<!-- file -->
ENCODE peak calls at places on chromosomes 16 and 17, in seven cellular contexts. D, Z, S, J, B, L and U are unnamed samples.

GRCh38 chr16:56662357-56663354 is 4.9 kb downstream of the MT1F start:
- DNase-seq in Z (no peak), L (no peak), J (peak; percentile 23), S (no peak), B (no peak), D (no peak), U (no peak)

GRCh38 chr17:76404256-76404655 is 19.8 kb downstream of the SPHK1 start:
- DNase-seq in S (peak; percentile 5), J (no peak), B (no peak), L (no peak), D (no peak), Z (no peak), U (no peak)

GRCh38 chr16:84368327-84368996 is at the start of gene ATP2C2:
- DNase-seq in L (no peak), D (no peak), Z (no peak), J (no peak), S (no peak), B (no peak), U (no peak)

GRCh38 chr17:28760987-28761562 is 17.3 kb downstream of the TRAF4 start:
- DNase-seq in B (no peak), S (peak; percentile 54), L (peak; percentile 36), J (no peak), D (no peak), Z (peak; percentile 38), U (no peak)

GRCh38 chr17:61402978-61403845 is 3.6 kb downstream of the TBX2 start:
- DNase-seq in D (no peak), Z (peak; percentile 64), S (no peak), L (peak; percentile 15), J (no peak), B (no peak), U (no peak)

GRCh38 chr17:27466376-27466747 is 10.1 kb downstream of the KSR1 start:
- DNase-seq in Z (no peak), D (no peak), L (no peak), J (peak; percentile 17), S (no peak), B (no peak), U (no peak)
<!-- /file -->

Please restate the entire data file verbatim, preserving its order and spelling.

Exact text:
ENCODE peak calls at places on chromosomes 16 and 17, in seven cellular contexts. D, Z, S, J, B, L and U are unnamed samples.

GRCh38 chr16:56662357-56663354 is 4.9 kb downstream of the MT1F start:
- DNase-seq in Z (no peak), L (no peak), J (peak; percentile 23), S (no peak), B (no peak), D (no peak), U (no peak)

GRCh38 chr17:76404256-76404655 is 19.8 kb downstream of the SPHK1 start:
- DNase-seq in S (peak; percentile 5), J (no peak), B (no peak), L (no peak), D (no peak), Z (no peak), U (no peak)

GRCh38 chr16:84368327-84368996 is at the start of gene ATP2C2:
- DNase-seq in L (no peak), D (no peak), Z (no peak), J (no peak), S (no peak), B (no peak), U (no peak)

GRCh38 chr17:28760987-28761562 is 17.3 kb downstream of the TRAF4 start:
- DNase-seq in B (no peak), S (peak; percentile 54), L (peak; percentile 36), J (no peak), D (no peak), Z (peak; percentile 38), U (no peak)

GRCh38 chr17:61402978-61403845 is 3.6 kb downstream of the TBX2 start:
- DNase-seq in D (no peak), Z (peak; percentile 64), S (no peak), L (peak; percentile 15), J (no peak), B (no peak), U (no peak)

GRCh38 chr17:27466376-27466747 is 10.1 kb downstream of the KSR1 start:
- DNase-seq in Z (no peak), D (no peak), L (no peak), J (peak; percentile 17), S (no peak), B (no peak), U (no peak)